Joanna: Now I feel like I get it here (gestures to her head), but this (heart) is a lot slower. And then this (knee) is slower. There are these three points, like first you just kind of get it and feel completely confident with it. Then your brain has to remember it so that your body can do it, but those two processes are slower.
Julia: That's just practice.
Joanna: It could be.
Julia: A lot of those dancers dance all year round.
Joanna: And I'm watching the other dancers who are all a lot younger, and I remember, "That was me!" They review it once and say, "Go on. I got it." And I'm amazed like, "You got it? I don't got it!"
Joanna: But I know I was them at one point. That's just an interesting aside. But we're absolutely on the same wavelength. Whenever I see her stuff, I always say to her: I laughed, I cried. It just touches me, you know. Her work touches me, really deeply. And it's profoundly musical, so that is really important to me as well. So if she has this concept she feels, that might be first, then what comes out is in response to the music. She knows the concept, it's in her, and then the music goes on and it's completely inspired by the music.
Julia: Always. And not everybody's that way. But we have the same values. We shared rolls, too, as dancers, and it was always a relief that I would be sharing with Joanna because we held the same ideas of what were the priorities. So when sharing roles with someone where the music wasn't so important or the details of what the choreographer wanted, it would be frustrating to share.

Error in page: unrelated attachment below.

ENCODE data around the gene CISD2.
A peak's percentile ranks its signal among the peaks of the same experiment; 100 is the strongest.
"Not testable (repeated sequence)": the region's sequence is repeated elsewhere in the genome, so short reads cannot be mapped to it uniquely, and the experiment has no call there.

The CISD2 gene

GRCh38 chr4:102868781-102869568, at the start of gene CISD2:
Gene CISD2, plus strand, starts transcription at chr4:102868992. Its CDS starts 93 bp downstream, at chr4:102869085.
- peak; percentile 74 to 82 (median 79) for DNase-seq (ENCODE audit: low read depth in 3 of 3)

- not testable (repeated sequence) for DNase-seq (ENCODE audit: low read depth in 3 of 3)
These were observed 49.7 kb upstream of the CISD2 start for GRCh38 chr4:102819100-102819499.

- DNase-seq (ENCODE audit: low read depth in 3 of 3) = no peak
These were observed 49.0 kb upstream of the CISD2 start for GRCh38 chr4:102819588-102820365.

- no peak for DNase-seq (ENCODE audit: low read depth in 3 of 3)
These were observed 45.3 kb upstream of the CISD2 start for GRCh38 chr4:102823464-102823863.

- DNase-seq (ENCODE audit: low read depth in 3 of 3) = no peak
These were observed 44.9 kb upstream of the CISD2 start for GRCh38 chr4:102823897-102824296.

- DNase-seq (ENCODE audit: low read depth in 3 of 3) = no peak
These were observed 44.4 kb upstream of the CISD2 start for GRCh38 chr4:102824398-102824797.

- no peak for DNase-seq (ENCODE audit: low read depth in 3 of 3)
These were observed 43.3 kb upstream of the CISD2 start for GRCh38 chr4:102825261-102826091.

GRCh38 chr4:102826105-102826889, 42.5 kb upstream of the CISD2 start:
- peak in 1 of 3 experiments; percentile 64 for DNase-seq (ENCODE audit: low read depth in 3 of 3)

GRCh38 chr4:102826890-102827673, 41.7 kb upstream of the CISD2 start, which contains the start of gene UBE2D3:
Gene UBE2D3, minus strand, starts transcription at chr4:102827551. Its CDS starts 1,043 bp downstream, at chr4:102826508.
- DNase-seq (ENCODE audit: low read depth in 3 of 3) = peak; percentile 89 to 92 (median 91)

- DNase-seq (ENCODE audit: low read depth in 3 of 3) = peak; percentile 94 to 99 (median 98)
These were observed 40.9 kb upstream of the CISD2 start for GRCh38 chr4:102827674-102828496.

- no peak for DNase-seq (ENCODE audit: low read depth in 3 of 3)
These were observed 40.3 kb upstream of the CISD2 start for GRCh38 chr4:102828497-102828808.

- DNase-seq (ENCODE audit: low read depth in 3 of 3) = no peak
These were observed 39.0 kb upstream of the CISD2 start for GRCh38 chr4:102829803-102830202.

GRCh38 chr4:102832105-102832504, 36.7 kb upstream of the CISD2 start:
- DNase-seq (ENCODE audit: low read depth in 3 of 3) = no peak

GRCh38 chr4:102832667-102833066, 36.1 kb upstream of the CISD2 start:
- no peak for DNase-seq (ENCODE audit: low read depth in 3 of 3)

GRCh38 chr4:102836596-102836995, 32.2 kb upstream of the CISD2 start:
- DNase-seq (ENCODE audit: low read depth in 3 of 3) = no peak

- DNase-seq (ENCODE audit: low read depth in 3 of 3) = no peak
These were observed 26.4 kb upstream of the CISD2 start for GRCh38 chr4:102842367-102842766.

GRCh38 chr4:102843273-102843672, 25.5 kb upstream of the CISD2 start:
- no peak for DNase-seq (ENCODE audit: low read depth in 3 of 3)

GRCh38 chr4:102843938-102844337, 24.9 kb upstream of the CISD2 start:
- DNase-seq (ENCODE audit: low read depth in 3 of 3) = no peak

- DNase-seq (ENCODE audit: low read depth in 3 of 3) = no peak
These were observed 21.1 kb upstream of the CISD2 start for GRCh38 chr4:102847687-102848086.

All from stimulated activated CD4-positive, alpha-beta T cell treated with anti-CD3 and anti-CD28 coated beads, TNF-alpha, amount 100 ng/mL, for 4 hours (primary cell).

Joanna: Uh huh.
Julia: We're definitely cut from the same cloth. Absolutely.
BD: Julia, you are working on the choreography for Diablo Ballet's 25th anniversary performance?
Julia: Going to. I haven't done it yet. I have to work with the Contra Costa Wind Symphony, figuring out what works for them. I've had some ideas.
BD: Joanna, do you see yourself dancing Julia's piece with Diablo Ballet next season?
Joanna: No. I see myself as Julia's ballet mistress.
Julia: Oh my gosh. That'd be great, too. She's so beautiful. She's like liquid mercury, is how I would describe her. It's so fun for me to work with her again because the thing that I've loved, she's like this sort of fluid metal.
Joanna: Thank you!
Julia: Which is very appropriate for QuintEssence.
Julia Adam Dance performs QuintEssence at Big Mesa Farmstead in West Marin from July 6 - 15. For details see https://juliaadamdance.com/